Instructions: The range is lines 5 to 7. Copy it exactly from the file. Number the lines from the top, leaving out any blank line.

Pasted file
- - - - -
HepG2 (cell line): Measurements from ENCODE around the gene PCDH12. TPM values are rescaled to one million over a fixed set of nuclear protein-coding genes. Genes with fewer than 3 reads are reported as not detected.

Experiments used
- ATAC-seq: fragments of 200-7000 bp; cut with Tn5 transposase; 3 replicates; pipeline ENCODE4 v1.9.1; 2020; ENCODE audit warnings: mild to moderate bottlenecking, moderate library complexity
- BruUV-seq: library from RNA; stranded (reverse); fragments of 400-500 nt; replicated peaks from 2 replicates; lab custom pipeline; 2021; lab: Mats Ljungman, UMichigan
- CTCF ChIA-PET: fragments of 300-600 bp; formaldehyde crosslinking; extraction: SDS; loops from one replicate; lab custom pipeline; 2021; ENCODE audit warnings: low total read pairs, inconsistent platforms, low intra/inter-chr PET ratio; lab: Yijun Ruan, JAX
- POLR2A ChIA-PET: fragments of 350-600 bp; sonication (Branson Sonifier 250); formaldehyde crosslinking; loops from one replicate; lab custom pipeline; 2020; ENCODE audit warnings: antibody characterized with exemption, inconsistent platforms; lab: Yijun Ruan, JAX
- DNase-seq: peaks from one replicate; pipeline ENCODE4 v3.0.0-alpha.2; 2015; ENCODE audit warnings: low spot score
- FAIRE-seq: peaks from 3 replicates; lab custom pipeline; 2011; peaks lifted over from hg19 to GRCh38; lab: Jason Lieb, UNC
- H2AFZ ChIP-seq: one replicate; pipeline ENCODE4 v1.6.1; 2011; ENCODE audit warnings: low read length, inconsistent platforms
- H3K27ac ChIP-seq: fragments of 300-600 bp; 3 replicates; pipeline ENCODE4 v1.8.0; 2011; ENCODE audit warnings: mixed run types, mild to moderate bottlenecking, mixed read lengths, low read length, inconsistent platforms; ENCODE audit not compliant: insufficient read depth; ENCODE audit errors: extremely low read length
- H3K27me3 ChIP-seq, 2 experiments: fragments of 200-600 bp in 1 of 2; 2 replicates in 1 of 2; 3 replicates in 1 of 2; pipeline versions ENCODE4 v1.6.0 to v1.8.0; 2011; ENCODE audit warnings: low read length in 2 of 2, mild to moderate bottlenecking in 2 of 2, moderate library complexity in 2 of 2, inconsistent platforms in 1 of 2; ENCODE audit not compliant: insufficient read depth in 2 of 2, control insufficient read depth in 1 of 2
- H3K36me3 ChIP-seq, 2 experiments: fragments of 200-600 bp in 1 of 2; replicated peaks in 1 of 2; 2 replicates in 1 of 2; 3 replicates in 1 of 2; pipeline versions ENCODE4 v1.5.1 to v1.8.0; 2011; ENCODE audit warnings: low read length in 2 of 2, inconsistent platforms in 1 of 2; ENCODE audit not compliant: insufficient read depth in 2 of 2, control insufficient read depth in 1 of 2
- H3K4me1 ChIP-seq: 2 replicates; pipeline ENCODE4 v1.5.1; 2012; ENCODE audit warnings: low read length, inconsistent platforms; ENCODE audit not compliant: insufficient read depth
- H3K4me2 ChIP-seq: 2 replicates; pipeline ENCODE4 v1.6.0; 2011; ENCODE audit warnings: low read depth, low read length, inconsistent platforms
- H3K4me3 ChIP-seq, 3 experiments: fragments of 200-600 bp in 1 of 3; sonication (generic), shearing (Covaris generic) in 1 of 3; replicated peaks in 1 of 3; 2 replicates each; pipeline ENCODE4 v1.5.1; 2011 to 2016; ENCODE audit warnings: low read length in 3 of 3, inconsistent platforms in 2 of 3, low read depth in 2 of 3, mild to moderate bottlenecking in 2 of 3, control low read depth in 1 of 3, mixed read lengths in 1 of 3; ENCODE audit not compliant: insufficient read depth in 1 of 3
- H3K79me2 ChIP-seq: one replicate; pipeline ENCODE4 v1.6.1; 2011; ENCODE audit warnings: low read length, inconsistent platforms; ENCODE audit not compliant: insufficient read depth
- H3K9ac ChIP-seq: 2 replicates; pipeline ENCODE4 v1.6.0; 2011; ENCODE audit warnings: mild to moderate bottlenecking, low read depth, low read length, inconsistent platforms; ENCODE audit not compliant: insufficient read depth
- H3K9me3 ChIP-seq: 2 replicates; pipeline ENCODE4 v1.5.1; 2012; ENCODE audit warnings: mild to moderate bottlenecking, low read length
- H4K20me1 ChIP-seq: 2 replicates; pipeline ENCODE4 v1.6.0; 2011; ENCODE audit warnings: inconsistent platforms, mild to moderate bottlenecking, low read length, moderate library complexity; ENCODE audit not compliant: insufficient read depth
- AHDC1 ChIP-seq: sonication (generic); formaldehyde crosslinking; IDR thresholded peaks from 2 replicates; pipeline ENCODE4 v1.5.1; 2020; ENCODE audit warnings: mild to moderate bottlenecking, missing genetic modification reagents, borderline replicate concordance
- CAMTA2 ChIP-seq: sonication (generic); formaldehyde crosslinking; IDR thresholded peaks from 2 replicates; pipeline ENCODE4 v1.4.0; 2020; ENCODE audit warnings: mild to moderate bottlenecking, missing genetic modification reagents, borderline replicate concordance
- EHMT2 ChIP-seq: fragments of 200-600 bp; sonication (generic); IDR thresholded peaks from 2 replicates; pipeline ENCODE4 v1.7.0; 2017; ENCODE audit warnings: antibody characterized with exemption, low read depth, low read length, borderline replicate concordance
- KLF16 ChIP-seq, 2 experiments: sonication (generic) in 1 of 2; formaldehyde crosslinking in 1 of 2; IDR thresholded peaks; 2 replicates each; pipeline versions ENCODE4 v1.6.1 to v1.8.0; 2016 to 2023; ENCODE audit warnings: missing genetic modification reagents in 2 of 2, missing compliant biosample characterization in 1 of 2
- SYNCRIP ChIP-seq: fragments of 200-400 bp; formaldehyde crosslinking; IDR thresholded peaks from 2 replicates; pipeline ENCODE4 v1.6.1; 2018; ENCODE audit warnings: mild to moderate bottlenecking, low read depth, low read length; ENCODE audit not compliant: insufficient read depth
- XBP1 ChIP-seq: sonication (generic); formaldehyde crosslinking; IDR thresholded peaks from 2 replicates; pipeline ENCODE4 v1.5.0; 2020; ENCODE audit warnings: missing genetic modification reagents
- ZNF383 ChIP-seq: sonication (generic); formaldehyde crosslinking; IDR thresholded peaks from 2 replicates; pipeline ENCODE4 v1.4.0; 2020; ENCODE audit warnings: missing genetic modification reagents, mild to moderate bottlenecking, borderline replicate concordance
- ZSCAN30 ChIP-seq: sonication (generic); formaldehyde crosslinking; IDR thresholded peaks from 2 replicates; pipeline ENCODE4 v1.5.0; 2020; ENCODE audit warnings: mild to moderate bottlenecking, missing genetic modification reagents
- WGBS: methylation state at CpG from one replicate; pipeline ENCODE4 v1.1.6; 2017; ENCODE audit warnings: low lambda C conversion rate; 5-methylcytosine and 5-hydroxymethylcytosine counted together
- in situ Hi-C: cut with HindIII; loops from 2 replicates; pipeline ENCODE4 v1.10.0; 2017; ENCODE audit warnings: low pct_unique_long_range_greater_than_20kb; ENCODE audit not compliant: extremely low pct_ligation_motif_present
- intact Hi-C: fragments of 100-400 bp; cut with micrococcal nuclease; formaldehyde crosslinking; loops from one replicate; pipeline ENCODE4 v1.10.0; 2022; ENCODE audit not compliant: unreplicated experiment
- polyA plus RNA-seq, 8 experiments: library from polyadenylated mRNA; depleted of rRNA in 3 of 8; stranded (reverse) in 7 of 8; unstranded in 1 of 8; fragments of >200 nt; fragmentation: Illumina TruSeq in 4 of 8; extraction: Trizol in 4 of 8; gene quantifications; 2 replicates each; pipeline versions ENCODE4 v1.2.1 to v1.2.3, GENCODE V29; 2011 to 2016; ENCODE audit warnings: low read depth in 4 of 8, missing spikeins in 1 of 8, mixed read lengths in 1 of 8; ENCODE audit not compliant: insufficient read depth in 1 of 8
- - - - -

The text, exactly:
- CTCF ChIA-PET: fragments of 300-600 bp; formaldehyde crosslinking; extraction: SDS; loops from one replicate; lab custom pipeline; 2021; ENCODE audit warnings: low total read pairs, inconsistent platforms, low intra/inter-chr PET ratio; lab: Yijun Ruan, JAX
- POLR2A ChIA-PET: fragments of 350-600 bp; sonication (Branson Sonifier 250); formaldehyde crosslinking; loops from one replicate; lab custom pipeline; 2020; ENCODE audit warnings: antibody characterized with exemption, inconsistent platforms; lab: Yijun Ruan, JAX
- DNase-seq: peaks from one replicate; pipeline ENCODE4 v3.0.0-alpha.2; 2015; ENCODE audit warnings: low spot score